For sturdier shoes, “start small, breaking it in on trails that will mimic the terrain you’re going to be hiking,” she recommends. Once again, wear all the same gear you plan on wearing on your hike, and try to find elevated areas to walk up and down, because the boot fits differently when walking up and downhill carrying a pack, “so breaking it in, in all different positions, is essential,” she explains.
Ahead, we’ve rounded up the best hiking boots for women; so whether you’re on an afternoon hike or multi-day trek, you’re bound to be the most comfortable person on the trails—without sacrificing on looks.
Shop the best hiking boots for women
The North Face Women’s Vectiv Exploris Mid Futurelight — $169.00
If you aren’t quite sure what type of trail you want to hike, or you want to do it all, Praznik says this is the shoe for you, calling it “the best all-around hiking boot.” According to her, it’s comfortable and sturdy, waterproof and durable, and protective and breathable. “If you’re looking to invest in your first pair, with no specific kind of trail you’re after, the Vectiv is a good place to start.”
Salomon Speedcross 5 — $130.00
“In the event that you’re feeling extra speedy and wanting to really zoom down those switchbacks, there is none better than the Salomon Speedcross,” says Praznik. “The tread is perfect for rugged terrain, and the mid-high rise will keep you protected if you want to pick up the pace.”
Salomon Vaya Mid Gore-Tex — $160.00
Whether you’re always on a hiking trip or it’s something you do every once in a while, you’ve got to have a quality pair of shoes to support you and prevent injury. The Salomon Vaya Mid Gore-Tex boot is snug but is supposed to adapt to your feet due to the Sensiflex technology. It also has high ankle support, a sturdy outsole, and is waterproof to provide you with the ultimate grip and protection.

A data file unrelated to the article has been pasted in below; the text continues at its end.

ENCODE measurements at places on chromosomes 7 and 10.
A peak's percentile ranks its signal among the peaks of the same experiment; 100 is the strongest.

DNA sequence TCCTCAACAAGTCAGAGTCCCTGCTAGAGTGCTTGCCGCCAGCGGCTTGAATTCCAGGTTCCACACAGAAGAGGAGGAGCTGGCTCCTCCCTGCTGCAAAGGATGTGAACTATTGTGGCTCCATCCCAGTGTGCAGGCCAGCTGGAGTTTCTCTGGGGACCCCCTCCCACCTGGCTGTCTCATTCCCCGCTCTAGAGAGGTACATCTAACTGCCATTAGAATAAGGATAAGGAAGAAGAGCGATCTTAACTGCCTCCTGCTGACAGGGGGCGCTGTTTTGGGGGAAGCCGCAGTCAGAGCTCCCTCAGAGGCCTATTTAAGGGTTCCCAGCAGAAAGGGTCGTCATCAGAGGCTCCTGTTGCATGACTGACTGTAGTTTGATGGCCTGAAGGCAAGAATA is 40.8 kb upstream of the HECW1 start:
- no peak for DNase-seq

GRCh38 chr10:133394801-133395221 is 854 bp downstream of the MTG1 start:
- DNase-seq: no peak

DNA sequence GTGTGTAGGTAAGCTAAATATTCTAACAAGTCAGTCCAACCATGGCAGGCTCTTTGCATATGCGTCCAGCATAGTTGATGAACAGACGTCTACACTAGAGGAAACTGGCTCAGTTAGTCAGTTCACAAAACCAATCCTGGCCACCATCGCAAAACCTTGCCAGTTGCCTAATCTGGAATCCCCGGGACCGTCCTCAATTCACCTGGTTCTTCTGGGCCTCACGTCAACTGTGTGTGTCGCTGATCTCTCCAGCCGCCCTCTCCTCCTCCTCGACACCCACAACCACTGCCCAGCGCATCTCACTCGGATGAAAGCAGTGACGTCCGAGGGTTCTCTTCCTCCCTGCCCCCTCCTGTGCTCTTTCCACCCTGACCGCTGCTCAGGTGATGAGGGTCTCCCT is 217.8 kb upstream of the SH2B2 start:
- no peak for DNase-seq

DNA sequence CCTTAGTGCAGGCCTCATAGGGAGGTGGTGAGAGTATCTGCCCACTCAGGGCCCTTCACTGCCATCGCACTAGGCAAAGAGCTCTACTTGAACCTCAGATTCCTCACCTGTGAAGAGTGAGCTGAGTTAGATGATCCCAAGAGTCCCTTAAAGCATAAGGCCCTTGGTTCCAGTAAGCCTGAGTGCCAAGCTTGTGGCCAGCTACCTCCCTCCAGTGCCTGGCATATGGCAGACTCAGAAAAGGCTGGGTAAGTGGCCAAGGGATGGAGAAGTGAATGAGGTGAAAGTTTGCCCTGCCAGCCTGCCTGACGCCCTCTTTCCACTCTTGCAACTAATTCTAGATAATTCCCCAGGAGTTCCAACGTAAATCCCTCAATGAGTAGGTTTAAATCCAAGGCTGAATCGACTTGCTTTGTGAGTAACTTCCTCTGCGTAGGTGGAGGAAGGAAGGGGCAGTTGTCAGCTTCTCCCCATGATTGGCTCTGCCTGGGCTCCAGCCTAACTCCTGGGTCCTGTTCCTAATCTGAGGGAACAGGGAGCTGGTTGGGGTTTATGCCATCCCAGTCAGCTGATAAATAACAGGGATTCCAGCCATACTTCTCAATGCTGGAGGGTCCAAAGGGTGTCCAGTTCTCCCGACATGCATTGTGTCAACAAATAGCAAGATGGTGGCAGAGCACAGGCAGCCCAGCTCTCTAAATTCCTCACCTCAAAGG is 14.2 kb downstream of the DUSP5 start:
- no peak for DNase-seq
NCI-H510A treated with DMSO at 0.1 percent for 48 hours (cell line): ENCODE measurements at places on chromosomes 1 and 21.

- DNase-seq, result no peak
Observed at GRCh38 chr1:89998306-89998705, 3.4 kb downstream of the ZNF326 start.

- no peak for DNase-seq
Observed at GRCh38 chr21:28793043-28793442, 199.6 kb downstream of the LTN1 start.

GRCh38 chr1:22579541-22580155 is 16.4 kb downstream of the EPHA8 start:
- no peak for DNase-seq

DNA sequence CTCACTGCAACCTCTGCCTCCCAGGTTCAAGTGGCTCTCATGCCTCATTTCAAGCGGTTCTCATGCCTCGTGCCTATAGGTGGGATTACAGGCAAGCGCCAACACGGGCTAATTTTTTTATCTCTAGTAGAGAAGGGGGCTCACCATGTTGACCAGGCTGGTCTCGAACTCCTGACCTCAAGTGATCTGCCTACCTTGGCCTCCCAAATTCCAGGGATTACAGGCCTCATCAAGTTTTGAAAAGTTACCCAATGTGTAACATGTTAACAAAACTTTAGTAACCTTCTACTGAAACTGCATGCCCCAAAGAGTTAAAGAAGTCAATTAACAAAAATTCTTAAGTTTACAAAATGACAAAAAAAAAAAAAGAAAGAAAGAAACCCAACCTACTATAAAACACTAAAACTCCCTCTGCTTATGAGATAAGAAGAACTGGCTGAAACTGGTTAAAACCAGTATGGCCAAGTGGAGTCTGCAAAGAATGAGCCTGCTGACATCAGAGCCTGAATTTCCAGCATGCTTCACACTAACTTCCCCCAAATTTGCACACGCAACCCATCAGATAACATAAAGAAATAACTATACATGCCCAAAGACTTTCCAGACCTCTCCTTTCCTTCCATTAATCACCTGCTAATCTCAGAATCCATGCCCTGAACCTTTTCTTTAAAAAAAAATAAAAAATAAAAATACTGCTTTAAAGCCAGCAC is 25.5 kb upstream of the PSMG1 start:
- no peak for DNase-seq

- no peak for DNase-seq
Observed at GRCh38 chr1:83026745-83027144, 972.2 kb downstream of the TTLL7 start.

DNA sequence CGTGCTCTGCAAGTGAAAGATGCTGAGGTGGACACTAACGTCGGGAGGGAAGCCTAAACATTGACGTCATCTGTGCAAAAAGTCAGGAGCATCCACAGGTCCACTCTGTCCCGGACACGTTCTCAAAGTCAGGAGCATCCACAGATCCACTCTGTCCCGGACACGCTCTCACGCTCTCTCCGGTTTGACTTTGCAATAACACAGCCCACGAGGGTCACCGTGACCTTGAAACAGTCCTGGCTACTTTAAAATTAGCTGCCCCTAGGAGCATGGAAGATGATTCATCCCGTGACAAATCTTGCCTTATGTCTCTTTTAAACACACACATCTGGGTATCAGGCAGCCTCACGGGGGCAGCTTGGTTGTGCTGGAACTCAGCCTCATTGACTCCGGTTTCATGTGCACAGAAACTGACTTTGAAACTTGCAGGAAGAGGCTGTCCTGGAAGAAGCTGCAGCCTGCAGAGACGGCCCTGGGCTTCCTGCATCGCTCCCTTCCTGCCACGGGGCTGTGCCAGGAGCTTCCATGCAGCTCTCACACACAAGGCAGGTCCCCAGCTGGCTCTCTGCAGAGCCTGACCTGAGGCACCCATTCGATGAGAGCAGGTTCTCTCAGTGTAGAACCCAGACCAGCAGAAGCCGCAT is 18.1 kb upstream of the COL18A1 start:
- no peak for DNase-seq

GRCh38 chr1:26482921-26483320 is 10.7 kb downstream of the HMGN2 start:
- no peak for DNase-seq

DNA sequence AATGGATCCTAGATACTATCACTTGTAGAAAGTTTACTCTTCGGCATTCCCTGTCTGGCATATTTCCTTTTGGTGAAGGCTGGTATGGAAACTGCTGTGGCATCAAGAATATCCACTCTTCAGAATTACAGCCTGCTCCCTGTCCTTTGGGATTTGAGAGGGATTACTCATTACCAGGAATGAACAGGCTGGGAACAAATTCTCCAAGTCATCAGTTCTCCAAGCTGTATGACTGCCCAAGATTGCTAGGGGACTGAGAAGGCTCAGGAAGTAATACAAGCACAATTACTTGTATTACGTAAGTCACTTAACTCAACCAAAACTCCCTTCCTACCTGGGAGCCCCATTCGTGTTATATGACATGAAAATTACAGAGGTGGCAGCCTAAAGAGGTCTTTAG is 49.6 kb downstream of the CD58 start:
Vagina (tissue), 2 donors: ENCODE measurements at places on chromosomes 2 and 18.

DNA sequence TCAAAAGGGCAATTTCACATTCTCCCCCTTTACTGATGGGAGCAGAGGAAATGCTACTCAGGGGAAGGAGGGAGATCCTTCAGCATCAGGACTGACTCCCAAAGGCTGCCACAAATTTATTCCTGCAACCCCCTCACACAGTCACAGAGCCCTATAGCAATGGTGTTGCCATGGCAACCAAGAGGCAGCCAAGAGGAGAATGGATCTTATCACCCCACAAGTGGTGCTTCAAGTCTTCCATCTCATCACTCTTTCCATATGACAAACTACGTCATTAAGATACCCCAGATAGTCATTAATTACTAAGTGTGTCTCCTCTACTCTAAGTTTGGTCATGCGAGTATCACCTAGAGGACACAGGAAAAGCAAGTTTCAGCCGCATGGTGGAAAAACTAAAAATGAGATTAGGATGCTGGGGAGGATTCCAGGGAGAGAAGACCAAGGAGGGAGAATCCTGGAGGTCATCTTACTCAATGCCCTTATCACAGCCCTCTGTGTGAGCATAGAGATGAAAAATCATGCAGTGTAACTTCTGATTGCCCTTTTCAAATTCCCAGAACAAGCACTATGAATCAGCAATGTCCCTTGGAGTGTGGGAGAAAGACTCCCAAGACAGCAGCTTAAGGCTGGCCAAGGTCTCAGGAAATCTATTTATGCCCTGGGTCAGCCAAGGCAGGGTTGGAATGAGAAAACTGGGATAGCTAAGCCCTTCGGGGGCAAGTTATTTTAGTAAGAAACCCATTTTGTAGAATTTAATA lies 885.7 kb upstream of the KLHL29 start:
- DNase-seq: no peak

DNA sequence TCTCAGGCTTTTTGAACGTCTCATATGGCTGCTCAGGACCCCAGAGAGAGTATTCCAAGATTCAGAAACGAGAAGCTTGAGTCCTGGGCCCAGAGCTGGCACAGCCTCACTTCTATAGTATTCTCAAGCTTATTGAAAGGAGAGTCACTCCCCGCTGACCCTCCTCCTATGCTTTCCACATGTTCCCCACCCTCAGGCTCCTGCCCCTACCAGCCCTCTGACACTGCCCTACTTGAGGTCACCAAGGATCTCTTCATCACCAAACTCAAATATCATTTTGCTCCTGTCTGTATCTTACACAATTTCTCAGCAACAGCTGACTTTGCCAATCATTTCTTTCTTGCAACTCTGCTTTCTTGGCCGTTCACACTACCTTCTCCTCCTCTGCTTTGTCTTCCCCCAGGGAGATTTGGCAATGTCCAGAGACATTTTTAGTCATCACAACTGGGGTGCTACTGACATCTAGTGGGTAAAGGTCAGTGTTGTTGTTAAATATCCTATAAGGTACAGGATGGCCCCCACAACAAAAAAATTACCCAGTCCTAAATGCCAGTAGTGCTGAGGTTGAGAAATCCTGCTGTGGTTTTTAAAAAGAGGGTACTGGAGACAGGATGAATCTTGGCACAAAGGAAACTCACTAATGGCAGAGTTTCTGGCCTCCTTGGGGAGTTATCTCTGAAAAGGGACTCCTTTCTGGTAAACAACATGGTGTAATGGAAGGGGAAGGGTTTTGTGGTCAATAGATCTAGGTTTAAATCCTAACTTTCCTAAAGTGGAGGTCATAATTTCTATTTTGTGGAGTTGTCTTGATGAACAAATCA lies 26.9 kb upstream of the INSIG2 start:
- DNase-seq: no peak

On Cloudridge — $210.00
On is known for exceptional running shoes, and its hiking boots don’t disappoint, either. The lining and tongue of the shoe are made with 3D mesh so when things start to get intense, your feet will be cool and comfortable. This boot also provides stable support and is best for hiking in warm weather because of the breathability the mesh provides.
Teva Ridgeview Mid — $150.00
Going on a multi-day trek? You’re going to need some good shoes. This bootie is breathable and waterproof and will keep your feet dry in every element from rain to snow. The lace-up entry provides 100-percent customizable control of the fit, and the responsive footbed cushions your foot while also providing you with a slight spring for the moments when your legs start to fatigue.
Shop the best hiking shoes for a day hike and water activities
Chaco Z/2 Classic Sandal — $95.00
If you’re going on a day hike and plan on getting in the water, Praznik recommends hiking sandals over boots. “Chacos are light, easy, breezy, and have just the right amount of tread to safely get you over well-maintained trails,” she says. Praznik also recommends them for tracking through rivers or for putting on after an afternoon dip.
Improve your foot mobility ahead of your next hike with this simple routine: